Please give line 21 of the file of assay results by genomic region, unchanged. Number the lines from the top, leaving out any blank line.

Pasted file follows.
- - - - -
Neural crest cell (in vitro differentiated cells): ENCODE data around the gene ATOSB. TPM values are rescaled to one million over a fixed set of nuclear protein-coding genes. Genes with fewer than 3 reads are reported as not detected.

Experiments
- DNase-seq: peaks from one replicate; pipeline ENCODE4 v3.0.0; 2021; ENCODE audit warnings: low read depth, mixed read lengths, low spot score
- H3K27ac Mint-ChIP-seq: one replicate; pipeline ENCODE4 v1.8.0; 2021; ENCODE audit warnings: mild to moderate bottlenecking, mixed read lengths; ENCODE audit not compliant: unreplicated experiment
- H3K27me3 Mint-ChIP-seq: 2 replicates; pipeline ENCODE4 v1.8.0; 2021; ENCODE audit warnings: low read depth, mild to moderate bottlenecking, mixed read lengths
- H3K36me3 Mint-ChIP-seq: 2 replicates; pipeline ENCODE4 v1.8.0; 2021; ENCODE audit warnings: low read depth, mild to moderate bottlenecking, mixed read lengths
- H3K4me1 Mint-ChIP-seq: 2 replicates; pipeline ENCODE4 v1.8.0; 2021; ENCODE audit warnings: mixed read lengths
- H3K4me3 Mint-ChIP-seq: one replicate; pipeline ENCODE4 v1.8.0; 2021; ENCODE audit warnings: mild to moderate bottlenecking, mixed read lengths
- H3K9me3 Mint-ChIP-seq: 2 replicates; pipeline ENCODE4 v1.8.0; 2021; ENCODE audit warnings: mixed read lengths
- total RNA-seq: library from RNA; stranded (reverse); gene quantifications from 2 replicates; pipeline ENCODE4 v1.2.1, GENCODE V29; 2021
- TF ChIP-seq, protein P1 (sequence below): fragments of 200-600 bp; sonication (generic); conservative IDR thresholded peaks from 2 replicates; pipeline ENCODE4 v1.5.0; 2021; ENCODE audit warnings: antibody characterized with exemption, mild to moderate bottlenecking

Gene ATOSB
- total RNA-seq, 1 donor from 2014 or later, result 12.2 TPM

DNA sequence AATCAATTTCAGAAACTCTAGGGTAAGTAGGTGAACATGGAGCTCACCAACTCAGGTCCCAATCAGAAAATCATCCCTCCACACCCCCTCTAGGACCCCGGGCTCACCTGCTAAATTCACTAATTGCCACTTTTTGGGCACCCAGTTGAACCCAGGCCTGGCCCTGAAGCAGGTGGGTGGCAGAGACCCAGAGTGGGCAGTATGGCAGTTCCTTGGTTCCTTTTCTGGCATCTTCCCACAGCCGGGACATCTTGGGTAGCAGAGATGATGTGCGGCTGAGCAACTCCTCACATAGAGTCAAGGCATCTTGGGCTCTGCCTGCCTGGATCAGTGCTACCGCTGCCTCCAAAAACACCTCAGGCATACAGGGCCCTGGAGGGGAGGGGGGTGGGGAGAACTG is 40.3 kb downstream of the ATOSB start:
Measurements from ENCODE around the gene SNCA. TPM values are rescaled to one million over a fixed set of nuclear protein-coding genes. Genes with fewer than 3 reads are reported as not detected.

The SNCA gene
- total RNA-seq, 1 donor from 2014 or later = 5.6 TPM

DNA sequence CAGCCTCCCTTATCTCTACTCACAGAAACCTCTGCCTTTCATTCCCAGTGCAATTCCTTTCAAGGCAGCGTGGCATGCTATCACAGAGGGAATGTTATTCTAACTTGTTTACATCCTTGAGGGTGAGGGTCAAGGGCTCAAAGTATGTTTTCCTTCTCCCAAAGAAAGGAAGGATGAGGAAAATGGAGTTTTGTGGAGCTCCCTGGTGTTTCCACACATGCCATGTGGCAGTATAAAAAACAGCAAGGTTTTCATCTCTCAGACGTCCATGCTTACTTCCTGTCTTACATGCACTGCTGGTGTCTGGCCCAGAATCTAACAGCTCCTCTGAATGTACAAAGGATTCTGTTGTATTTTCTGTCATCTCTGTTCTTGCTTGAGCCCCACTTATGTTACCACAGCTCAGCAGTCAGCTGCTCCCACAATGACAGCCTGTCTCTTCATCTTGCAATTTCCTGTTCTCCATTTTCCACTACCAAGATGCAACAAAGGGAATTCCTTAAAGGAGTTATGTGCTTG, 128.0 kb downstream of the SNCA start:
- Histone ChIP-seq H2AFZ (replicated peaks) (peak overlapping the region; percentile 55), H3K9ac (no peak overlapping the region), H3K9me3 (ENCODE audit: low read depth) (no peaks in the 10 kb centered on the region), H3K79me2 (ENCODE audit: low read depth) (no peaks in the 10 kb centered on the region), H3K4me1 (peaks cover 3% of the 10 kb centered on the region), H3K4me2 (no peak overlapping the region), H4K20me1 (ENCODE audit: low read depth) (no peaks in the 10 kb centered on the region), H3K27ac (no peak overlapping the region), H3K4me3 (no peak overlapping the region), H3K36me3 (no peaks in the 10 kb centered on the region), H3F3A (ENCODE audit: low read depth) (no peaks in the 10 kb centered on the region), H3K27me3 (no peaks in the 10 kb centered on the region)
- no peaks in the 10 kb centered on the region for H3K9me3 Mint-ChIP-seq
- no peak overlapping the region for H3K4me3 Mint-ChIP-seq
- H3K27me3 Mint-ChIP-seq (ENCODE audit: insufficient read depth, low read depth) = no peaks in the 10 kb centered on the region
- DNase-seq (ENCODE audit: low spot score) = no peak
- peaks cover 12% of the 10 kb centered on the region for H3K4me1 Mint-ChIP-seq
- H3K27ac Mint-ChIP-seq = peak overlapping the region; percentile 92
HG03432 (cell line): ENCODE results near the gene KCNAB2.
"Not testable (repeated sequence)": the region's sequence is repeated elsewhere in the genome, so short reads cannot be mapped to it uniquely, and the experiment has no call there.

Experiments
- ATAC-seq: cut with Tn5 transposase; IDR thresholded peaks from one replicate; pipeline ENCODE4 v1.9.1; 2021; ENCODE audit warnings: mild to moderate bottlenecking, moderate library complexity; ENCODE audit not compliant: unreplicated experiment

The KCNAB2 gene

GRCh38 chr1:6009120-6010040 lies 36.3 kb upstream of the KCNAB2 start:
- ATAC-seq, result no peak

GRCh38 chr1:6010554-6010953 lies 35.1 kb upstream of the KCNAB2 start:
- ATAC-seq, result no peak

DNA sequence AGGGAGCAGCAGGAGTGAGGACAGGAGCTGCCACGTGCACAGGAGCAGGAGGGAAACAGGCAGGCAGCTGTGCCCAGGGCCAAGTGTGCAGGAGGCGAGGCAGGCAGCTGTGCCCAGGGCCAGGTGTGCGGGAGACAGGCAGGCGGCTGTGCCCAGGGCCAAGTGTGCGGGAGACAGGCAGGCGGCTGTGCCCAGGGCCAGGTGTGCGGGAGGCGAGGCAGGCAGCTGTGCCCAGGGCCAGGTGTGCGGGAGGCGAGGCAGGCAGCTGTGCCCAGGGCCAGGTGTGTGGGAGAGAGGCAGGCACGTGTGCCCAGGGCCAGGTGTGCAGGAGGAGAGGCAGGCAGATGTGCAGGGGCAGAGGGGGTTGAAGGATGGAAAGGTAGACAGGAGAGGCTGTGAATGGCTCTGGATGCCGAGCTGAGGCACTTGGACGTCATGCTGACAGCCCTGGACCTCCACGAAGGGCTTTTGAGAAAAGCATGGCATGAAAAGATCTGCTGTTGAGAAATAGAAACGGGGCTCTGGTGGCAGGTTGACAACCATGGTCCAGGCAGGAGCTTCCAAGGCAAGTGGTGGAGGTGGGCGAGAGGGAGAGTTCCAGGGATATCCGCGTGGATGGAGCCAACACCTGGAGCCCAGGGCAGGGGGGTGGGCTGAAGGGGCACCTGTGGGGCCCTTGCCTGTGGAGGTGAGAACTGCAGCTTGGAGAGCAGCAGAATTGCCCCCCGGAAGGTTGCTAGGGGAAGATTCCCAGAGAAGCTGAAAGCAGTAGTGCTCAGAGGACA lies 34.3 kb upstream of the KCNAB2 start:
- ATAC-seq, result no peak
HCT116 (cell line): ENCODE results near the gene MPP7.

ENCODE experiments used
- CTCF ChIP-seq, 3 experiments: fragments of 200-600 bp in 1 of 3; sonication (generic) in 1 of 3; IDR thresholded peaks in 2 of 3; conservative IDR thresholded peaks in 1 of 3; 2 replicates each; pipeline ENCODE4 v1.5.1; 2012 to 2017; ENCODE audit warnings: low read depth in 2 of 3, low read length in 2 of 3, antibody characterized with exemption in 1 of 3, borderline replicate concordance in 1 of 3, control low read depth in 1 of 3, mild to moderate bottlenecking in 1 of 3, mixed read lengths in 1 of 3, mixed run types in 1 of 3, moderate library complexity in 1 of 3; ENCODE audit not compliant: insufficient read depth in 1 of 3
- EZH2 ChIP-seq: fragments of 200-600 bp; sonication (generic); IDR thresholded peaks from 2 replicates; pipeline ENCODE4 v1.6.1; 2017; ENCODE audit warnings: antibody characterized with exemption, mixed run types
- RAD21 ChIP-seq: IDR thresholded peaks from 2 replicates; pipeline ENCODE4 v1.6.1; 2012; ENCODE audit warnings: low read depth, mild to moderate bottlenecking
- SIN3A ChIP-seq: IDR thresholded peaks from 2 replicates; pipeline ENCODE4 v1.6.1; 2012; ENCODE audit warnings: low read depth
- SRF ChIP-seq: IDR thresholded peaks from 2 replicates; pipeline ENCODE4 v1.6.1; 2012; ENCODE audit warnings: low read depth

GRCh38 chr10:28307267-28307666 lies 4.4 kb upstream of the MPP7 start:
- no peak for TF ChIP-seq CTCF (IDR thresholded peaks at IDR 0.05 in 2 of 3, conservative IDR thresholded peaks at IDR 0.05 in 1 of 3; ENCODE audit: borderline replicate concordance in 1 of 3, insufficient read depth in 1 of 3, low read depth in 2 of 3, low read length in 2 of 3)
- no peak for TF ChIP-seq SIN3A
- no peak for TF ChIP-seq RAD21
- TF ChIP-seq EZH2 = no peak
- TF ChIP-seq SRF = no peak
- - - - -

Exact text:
- no peak overlapping the region for H3K4me3 Mint-ChIP-seq